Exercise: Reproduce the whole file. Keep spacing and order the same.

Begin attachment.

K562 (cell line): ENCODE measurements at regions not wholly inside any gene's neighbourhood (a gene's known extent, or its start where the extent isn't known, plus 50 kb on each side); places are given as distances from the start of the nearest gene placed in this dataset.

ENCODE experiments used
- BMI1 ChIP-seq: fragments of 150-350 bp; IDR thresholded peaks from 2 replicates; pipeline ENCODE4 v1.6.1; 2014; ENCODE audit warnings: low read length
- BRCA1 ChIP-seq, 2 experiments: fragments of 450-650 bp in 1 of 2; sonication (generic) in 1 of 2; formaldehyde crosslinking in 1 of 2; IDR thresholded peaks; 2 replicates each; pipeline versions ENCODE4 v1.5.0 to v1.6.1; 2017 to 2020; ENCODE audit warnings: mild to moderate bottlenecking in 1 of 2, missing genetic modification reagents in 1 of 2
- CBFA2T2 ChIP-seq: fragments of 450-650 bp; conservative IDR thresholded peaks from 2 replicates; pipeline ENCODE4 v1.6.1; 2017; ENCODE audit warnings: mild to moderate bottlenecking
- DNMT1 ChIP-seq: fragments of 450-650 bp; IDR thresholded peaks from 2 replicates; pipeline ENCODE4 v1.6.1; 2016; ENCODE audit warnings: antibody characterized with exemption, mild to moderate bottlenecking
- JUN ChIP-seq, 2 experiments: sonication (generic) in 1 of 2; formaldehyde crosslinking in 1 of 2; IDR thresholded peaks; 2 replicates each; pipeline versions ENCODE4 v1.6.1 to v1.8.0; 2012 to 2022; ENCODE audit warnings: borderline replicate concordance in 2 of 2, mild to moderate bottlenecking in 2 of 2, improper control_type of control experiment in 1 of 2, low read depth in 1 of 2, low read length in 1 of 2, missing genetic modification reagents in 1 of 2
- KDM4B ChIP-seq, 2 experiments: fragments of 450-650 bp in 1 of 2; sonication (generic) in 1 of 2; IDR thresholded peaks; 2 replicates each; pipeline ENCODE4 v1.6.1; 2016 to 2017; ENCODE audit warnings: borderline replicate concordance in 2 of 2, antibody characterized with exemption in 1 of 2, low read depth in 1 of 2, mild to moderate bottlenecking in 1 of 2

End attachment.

K562 (cell line): ENCODE measurements at regions not wholly inside any gene's neighbourhood (a gene's known extent, or its start where the extent isn't known, plus 50 kb on each side); places are given as distances from the start of the nearest gene placed in this dataset.

ENCODE experiments used
- BMI1 ChIP-seq: fragments of 150-350 bp; IDR thresholded peaks from 2 replicates; pipeline ENCODE4 v1.6.1; 2014; ENCODE audit warnings: low read length
- BRCA1 ChIP-seq, 2 experiments: fragments of 450-650 bp in 1 of 2; sonication (generic) in 1 of 2; formaldehyde crosslinking in 1 of 2; IDR thresholded peaks; 2 replicates each; pipeline versions ENCODE4 v1.5.0 to v1.6.1; 2017 to 2020; ENCODE audit warnings: mild to moderate bottlenecking in 1 of 2, missing genetic modification reagents in 1 of 2
- CBFA2T2 ChIP-seq: fragments of 450-650 bp; conservative IDR thresholded peaks from 2 replicates; pipeline ENCODE4 v1.6.1; 2017; ENCODE audit warnings: mild to moderate bottlenecking
- DNMT1 ChIP-seq: fragments of 450-650 bp; IDR thresholded peaks from 2 replicates; pipeline ENCODE4 v1.6.1; 2016; ENCODE audit warnings: antibody characterized with exemption, mild to moderate bottlenecking
- JUN ChIP-seq, 2 experiments: sonication (generic) in 1 of 2; formaldehyde crosslinking in 1 of 2; IDR thresholded peaks; 2 replicates each; pipeline versions ENCODE4 v1.6.1 to v1.8.0; 2012 to 2022; ENCODE audit warnings: borderline replicate concordance in 2 of 2, mild to moderate bottlenecking in 2 of 2, improper control_type of control experiment in 1 of 2, low read depth in 1 of 2, low read length in 1 of 2, missing genetic modification reagents in 1 of 2
- KDM4B ChIP-seq, 2 experiments: fragments of 450-650 bp in 1 of 2; sonication (generic) in 1 of 2; IDR thresholded peaks; 2 replicates each; pipeline ENCODE4 v1.6.1; 2016 to 2017; ENCODE audit warnings: borderline replicate concordance in 2 of 2, antibody characterized with exemption in 1 of 2, low read depth in 1 of 2, mild to moderate bottlenecking in 1 of 2